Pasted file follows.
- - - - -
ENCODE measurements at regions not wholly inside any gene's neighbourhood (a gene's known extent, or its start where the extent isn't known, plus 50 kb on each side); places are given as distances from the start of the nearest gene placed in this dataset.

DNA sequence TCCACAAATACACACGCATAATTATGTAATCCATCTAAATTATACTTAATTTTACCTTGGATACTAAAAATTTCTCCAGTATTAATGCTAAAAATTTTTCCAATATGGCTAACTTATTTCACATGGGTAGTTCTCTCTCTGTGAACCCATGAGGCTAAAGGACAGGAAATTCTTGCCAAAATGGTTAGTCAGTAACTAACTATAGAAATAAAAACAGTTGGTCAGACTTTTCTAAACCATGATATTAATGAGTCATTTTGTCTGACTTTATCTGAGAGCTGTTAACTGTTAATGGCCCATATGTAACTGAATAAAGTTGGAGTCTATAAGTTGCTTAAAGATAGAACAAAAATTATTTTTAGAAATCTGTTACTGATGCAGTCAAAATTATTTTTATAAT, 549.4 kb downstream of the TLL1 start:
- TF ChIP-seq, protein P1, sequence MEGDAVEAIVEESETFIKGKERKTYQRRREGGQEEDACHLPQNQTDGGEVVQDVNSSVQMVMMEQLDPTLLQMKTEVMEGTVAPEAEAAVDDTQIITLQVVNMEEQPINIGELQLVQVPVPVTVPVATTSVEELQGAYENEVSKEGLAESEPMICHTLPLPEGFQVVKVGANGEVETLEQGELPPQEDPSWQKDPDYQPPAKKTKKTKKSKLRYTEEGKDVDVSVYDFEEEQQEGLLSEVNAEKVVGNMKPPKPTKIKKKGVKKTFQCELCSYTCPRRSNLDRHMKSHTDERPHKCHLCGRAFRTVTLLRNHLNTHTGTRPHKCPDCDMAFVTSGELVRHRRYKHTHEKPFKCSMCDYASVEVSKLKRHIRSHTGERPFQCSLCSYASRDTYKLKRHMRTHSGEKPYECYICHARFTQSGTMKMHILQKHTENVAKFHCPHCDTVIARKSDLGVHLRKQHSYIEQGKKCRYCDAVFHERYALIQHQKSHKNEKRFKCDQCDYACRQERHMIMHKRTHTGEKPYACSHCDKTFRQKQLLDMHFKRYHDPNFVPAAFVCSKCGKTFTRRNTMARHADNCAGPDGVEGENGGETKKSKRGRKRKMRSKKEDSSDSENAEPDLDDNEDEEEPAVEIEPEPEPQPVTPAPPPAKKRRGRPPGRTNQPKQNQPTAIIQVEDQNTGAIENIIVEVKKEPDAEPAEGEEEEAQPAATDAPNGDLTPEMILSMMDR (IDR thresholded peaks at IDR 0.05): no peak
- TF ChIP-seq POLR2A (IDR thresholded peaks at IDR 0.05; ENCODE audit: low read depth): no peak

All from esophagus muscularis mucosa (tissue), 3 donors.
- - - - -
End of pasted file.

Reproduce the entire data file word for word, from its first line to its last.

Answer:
ENCODE measurements at regions not wholly inside any gene's neighbourhood (a gene's known extent, or its start where the extent isn't known, plus 50 kb on each side); places are given as distances from the start of the nearest gene placed in this dataset.

DNA sequence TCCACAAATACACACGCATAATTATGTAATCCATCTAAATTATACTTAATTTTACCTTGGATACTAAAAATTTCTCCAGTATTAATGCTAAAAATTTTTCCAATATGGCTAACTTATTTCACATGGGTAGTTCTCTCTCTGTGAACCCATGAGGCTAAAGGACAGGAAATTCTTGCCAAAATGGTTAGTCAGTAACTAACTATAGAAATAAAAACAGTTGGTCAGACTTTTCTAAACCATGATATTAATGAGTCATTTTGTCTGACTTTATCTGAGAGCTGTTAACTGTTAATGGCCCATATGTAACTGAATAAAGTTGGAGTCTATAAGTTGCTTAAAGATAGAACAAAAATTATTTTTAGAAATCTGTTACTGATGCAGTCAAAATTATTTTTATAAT, 549.4 kb downstream of the TLL1 start:
- TF ChIP-seq, protein P1, sequence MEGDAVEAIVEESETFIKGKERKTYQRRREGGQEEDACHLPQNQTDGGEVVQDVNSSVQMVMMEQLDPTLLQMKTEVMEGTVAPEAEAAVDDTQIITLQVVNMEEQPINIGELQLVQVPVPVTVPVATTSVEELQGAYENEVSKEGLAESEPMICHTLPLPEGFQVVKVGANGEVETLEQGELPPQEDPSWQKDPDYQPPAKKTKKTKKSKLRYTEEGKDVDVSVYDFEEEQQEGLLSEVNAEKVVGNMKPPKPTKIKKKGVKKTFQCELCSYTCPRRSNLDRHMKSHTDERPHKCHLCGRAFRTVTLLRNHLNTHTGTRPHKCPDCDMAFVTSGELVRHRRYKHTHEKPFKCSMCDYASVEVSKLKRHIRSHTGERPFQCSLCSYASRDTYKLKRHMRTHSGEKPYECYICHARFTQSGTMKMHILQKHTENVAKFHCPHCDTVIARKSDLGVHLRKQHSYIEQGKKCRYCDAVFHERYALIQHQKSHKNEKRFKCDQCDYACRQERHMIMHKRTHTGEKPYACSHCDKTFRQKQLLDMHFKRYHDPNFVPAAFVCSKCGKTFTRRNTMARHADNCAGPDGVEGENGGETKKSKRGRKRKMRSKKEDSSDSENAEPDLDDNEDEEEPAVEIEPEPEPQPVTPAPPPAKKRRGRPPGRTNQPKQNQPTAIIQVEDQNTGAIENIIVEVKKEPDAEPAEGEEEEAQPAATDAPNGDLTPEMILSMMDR (IDR thresholded peaks at IDR 0.05): no peak
- TF ChIP-seq POLR2A (IDR thresholded peaks at IDR 0.05; ENCODE audit: low read depth): no peak

All from esophagus muscularis mucosa (tissue), 3 donors.